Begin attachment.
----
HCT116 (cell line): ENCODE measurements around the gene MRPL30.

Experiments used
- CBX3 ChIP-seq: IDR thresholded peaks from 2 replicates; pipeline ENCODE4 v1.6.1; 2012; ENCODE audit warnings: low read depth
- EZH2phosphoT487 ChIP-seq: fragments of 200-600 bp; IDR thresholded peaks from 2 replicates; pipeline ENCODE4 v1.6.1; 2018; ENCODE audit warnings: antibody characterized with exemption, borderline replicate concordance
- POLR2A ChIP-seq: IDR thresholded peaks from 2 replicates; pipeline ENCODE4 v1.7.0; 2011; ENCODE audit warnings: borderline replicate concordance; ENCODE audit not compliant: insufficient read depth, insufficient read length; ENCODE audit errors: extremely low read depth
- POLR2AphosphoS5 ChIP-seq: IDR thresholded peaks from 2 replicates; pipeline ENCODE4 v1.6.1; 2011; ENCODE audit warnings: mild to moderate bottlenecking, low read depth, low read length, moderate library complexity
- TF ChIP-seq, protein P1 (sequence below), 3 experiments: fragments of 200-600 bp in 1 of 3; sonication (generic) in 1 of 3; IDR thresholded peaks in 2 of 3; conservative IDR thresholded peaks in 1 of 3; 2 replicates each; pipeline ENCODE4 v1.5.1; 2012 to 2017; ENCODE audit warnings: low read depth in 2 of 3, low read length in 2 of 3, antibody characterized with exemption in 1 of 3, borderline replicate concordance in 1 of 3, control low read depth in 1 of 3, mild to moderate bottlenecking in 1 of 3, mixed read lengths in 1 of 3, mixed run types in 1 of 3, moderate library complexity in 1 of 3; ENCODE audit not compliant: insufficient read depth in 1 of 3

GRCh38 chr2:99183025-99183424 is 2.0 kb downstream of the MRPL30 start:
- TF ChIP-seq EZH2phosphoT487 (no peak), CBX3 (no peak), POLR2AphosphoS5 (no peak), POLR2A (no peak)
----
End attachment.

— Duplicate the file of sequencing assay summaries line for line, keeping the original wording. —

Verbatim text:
HCT116 (cell line): ENCODE measurements around the gene MRPL30.

Experiments used
- CBX3 ChIP-seq: IDR thresholded peaks from 2 replicates; pipeline ENCODE4 v1.6.1; 2012; ENCODE audit warnings: low read depth
- EZH2phosphoT487 ChIP-seq: fragments of 200-600 bp; IDR thresholded peaks from 2 replicates; pipeline ENCODE4 v1.6.1; 2018; ENCODE audit warnings: antibody characterized with exemption, borderline replicate concordance
- POLR2A ChIP-seq: IDR thresholded peaks from 2 replicates; pipeline ENCODE4 v1.7.0; 2011; ENCODE audit warnings: borderline replicate concordance; ENCODE audit not compliant: insufficient read depth, insufficient read length; ENCODE audit errors: extremely low read depth
- POLR2AphosphoS5 ChIP-seq: IDR thresholded peaks from 2 replicates; pipeline ENCODE4 v1.6.1; 2011; ENCODE audit warnings: mild to moderate bottlenecking, low read depth, low read length, moderate library complexity
- TF ChIP-seq, protein P1 (sequence below), 3 experiments: fragments of 200-600 bp in 1 of 3; sonication (generic) in 1 of 3; IDR thresholded peaks in 2 of 3; conservative IDR thresholded peaks in 1 of 3; 2 replicates each; pipeline ENCODE4 v1.5.1; 2012 to 2017; ENCODE audit warnings: low read depth in 2 of 3, low read length in 2 of 3, antibody characterized with exemption in 1 of 3, borderline replicate concordance in 1 of 3, control low read depth in 1 of 3, mild to moderate bottlenecking in 1 of 3, mixed read lengths in 1 of 3, mixed run types in 1 of 3, moderate library complexity in 1 of 3; ENCODE audit not compliant: insufficient read depth in 1 of 3

GRCh38 chr2:99183025-99183424 is 2.0 kb downstream of the MRPL30 start:
- TF ChIP-seq EZH2phosphoT487 (no peak), CBX3 (no peak), POLR2AphosphoS5 (no peak), POLR2A (no peak)